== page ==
Better late than never: US food giant Kraft has finally come back with a second bid for UK confectioner Cadbury - or to be more precise, it's formalised its first bid, which has already been rejected by the Cadbury board as being far too low. This time round Kraft is hoping for better luck by appealing directly to shareholders - and we're sure its refusal to up its bid will go down well with its own investors, who have been warning Kraft against over-paying. But since the offer is now worth about 4% less than it was back in August, Kraft's chances of success still look pretty slim...
Kraft's original offer for Cadbury back in August was worth about 745p a share - i.e. just over £10bn. But because Kraft’s own share price has since gone down, reducing the value of the stock component of the deal, it's now worth about 717p a share, or £9.8bn. Not surprisingly, Cadbury's board - which rejected the first offer on the grounds that it ‘fundamentally undervalued’ the business, arguing its prospects were dismal within Kraft’s ‘low-growth, conglomerate model’ - isn't too keen on this one either. 'The repetition of a proposal which is now of less value and lower than the current Cadbury share price does not make it any more attractive,' sniffed chairman Roger Carr today, calling it a 'derisory' offer.
However, Kraft seems determined not to dig any deeper. No other bidders have emerged to push the price up, and big investors like Warren Buffett have been hinting that the original offer was quite high enough already (though it's hard to take lessons in thrift from a man who's just spent $27bn on a giant train set). So instead, it's going directly to shareholders, presumably hoping that they'll have a slightly less bullish view about Cadbury's stand-alone prospects than the board. But Carr has apparently been doing the rounds to try and get investors onside, and now the bid is languishing so far below the UK firm's current share price (of about 760p), it looks even less compelling on purely financial grounds.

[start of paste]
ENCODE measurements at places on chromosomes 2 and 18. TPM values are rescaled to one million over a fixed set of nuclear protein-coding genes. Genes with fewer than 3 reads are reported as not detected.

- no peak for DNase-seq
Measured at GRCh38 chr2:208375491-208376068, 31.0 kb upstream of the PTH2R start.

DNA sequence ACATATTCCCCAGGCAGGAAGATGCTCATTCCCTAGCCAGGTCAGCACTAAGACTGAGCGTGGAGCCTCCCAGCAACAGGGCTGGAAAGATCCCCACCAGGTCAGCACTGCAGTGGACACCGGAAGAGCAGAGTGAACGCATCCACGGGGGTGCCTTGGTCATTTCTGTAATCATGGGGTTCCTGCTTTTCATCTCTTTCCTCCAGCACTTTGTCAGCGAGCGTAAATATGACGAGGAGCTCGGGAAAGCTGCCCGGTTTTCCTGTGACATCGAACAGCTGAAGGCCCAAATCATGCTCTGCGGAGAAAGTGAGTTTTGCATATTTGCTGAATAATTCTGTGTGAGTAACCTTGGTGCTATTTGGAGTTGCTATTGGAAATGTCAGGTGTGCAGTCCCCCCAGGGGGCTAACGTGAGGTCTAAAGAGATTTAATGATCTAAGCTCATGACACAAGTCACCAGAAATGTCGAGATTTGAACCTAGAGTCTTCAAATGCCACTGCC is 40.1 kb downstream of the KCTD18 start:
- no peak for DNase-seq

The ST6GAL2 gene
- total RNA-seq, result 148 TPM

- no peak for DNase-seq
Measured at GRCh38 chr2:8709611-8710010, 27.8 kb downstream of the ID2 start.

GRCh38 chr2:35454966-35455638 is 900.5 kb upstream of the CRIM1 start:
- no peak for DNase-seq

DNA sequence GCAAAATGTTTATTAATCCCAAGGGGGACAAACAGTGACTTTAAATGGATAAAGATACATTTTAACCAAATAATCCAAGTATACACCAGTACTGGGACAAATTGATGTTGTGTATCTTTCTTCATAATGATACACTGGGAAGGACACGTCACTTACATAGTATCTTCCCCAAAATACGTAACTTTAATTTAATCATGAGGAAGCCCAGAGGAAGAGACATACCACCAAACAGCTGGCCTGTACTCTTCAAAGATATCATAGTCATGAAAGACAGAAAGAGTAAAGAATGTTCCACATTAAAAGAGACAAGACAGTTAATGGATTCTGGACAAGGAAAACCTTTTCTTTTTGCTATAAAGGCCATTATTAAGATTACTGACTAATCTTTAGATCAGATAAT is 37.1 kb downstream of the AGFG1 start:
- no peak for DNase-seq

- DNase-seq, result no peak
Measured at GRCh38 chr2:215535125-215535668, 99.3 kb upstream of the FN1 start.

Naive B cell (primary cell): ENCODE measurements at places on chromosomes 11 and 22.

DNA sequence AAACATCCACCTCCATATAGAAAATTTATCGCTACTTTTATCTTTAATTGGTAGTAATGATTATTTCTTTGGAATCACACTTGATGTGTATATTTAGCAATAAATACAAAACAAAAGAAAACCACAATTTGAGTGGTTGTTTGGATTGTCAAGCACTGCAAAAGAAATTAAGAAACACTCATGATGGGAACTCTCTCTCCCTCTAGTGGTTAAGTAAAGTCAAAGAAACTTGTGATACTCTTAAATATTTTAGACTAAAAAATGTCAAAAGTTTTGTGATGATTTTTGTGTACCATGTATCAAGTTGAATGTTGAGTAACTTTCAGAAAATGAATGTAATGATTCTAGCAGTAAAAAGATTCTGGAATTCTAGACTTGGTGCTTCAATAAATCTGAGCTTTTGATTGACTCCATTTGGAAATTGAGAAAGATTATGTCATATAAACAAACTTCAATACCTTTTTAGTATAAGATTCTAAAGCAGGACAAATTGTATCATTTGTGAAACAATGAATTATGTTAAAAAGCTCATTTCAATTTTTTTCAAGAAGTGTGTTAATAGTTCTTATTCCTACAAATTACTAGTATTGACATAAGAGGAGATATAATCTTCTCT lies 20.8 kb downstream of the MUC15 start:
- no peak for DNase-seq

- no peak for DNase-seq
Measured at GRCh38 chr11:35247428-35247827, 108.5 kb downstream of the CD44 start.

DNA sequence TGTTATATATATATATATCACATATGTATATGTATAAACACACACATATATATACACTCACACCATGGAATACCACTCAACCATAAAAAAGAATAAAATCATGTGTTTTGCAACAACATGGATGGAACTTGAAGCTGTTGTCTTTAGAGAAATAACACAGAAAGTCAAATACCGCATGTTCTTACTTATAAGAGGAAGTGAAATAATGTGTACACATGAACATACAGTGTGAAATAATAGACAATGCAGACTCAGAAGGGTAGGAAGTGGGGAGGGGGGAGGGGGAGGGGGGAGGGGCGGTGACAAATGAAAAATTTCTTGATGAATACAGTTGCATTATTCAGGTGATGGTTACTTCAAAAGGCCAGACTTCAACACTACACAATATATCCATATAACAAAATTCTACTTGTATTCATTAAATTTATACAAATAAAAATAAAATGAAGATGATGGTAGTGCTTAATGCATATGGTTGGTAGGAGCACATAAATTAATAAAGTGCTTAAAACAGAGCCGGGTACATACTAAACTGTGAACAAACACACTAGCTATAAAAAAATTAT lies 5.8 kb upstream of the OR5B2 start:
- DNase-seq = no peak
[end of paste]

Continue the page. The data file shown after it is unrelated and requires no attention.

It’s naturally tempting to hope that this great British company can have an independent future (and naturally, Cadbury has been keen to plug this angle). But even if Kraft does end up walking away, it won't be the end of CEO Todd Stitzer's problems. Other large rivals might start sniffing around, now Cadbury is effectively 'in play'. And if they don't, and there's no prospective bidding war to bolster its share price, he'll be under much more pressure to deliver better performance, so investors don't feel they've missed out. Equally, after Kraft suggested it might reverse the decision to cut 500 jobs in Keynsham, his cost-cutting plans will also be under the spotlight. Either way, it’s going to be a tricky few months for Cadbury...
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